Picks and Pans Review: The Quincunx
by Charles Palliser
Palliser, who teaches literature at the University of Strathclyde in Glasgow, spent 12 years writing this first novel. In all regards it was time well spent.
The Quincunx is a bulging, beguiling recreation of a Victorian novel, written in elegant period prose. The style may draw you in, but it is the story that will entrance you, particularly once our young hero reaches rough-and-tumble London.
It is a saga of villainy and avarice, of innocence constantly betrayed. Echoing parts of Dickens's Great Expectations and Bleak House, it involves a costive lawsuit and a young man's efforts to recover an inheritance. Adding color is a large, vivid cast of characters, such as the disputatious, philosophical duo who run the world's worst Punch and Judy show.
Palliser's picture of Regency society has little of the dollhouse cuteness with which we have come to imbue the era. Take this description of a London market on a Saturday night: "In the flaring gaslights the faces—the features often squashed together or misshapen—loomed at us from the shadows like a theatrical show... always, in one form or another, misery and fear and shame and desperation, whether clothed in rags or in tawdry finery, and everywhere a profligacy of children."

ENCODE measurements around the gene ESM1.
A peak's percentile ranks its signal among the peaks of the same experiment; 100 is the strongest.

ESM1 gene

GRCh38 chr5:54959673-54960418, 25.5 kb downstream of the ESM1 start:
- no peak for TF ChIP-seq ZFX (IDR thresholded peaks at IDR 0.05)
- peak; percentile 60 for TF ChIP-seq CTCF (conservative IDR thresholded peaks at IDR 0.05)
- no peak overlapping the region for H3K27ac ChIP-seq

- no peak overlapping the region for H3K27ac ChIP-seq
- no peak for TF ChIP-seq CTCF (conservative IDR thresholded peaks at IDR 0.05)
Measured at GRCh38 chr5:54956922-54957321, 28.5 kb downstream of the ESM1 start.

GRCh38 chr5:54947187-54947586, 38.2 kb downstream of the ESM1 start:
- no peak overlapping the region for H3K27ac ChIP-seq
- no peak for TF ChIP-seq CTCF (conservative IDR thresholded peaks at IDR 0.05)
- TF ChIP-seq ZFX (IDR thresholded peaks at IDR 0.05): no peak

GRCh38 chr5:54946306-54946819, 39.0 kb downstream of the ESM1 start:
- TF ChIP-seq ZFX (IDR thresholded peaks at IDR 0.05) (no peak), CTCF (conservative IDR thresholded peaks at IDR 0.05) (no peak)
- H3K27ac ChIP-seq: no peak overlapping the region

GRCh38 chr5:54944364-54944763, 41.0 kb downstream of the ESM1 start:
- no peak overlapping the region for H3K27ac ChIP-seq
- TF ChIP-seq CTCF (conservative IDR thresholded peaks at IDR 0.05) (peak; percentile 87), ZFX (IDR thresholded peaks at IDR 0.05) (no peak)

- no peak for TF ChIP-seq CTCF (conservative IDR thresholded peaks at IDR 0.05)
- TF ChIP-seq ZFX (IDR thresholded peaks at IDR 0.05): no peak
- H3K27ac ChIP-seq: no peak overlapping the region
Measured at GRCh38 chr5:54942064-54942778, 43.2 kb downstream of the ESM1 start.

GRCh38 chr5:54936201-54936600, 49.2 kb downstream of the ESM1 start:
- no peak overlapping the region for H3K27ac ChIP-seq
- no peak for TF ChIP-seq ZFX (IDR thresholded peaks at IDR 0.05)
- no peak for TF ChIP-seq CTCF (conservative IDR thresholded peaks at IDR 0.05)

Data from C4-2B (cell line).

Palliser has managed to couch a rousing tale in what is—let's go out on a limb—the best new Victorian novel you'll read this year. (Ballantine, $25)
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